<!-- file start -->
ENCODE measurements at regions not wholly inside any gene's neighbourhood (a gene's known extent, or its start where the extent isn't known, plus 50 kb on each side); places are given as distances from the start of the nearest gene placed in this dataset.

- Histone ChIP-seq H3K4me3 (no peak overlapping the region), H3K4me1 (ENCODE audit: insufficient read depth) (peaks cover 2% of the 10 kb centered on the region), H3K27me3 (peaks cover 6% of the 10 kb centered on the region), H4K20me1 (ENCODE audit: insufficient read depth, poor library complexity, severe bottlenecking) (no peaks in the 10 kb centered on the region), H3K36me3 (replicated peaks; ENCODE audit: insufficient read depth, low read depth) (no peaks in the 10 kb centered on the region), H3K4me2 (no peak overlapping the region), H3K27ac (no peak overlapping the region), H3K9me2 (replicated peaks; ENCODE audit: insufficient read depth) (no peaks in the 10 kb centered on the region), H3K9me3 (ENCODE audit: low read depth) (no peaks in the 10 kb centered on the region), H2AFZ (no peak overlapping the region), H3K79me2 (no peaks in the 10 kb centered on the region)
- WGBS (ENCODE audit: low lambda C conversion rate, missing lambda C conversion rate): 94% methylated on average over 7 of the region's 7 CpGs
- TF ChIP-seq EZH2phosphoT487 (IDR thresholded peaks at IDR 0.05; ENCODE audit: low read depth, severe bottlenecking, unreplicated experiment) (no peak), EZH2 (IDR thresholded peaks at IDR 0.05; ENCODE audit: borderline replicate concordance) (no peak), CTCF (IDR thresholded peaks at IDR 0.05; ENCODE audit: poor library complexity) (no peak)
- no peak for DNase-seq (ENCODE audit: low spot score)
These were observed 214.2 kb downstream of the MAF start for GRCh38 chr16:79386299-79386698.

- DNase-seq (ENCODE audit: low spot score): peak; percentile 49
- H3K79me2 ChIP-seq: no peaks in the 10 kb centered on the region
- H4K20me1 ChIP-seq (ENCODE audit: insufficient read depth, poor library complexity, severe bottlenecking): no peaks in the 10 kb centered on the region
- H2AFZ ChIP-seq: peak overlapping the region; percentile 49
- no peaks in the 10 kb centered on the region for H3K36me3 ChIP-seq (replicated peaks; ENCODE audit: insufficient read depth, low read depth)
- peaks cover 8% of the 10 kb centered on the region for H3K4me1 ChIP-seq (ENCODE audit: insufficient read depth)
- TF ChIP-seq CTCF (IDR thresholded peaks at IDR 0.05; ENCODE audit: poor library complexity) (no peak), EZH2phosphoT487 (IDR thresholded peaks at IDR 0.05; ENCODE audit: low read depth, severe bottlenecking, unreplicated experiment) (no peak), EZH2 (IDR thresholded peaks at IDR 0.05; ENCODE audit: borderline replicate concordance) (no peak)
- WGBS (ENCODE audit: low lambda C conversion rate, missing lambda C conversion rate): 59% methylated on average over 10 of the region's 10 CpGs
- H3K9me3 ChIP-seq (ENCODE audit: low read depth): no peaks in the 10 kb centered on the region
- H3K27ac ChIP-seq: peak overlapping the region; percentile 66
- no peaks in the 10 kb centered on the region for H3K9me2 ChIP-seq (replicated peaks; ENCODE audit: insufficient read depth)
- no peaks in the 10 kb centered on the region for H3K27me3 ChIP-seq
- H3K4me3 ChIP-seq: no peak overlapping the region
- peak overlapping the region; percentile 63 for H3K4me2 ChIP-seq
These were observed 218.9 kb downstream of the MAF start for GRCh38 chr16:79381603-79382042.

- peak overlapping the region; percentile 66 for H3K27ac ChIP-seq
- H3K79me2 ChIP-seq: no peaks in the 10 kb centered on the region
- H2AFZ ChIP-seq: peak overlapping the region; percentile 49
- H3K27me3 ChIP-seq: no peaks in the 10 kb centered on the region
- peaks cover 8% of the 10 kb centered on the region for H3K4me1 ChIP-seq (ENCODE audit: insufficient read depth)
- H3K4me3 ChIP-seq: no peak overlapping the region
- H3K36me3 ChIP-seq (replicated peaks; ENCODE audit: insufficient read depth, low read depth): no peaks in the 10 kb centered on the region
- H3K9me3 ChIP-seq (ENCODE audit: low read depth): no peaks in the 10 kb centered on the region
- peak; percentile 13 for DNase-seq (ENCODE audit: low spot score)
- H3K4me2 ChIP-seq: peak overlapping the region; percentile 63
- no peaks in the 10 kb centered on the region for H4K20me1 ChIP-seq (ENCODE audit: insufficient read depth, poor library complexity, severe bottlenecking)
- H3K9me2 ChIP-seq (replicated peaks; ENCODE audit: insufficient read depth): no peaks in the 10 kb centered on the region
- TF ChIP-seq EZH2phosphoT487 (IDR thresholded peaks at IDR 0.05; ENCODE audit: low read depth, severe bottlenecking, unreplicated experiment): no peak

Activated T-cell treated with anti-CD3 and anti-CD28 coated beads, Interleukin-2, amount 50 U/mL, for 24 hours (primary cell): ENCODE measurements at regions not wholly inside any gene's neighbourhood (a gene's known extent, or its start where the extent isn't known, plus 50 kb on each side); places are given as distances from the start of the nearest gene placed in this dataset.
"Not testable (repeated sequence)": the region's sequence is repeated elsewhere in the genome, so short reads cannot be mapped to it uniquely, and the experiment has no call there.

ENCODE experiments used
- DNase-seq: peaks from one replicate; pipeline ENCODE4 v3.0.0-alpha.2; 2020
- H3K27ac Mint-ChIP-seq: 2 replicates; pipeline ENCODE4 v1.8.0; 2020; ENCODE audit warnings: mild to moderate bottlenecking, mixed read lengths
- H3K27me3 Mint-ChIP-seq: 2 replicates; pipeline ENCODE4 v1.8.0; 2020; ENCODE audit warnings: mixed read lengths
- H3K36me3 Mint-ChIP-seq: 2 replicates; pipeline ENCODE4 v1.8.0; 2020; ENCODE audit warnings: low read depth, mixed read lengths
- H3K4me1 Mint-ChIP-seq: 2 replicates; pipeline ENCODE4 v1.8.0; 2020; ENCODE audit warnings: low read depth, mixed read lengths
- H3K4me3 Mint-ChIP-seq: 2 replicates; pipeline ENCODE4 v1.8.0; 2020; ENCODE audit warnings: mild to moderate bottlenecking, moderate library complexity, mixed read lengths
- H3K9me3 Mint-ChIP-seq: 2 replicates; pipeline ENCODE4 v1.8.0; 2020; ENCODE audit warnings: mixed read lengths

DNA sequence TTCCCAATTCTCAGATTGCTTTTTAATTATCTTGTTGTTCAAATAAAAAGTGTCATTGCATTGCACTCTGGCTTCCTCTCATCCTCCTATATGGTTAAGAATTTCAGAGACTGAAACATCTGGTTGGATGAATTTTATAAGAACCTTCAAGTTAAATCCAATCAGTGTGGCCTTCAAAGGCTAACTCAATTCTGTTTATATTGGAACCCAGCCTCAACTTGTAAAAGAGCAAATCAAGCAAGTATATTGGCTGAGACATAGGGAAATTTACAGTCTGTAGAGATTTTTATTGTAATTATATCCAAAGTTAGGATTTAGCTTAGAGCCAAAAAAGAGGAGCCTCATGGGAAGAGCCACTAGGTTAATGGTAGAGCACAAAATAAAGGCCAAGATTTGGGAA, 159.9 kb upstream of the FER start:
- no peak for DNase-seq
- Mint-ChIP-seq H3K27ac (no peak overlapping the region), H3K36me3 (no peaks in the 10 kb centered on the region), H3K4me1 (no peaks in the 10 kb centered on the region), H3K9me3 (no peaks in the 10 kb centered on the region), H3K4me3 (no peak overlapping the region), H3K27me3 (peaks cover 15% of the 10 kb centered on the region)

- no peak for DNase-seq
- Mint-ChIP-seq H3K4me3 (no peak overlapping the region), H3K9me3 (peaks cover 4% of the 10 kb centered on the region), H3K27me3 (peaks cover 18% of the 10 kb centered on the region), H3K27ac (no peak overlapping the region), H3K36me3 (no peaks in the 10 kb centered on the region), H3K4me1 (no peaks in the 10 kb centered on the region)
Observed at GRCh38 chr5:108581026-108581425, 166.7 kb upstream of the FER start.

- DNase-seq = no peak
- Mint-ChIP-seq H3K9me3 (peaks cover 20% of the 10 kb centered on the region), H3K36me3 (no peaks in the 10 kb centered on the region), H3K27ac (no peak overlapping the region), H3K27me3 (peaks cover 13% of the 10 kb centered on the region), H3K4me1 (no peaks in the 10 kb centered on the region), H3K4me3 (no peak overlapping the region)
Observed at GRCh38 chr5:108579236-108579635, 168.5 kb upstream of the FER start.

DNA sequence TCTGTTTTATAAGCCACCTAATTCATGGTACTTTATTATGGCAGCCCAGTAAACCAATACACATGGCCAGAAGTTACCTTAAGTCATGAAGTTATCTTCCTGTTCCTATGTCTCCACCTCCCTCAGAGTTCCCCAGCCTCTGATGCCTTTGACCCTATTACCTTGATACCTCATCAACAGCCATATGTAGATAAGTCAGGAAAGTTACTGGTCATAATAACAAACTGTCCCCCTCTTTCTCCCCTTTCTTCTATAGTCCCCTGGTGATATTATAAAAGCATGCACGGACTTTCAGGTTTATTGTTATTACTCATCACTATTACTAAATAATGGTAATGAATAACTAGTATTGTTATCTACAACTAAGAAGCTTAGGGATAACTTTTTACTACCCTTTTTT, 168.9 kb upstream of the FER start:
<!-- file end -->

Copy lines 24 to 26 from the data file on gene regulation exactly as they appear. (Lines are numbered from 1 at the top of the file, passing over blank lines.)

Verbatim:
- H2AFZ ChIP-seq: peak overlapping the region; percentile 49
- H3K27me3 ChIP-seq: no peaks in the 10 kb centered on the region
- peaks cover 8% of the 10 kb centered on the region for H3K4me1 ChIP-seq (ENCODE audit: insufficient read depth)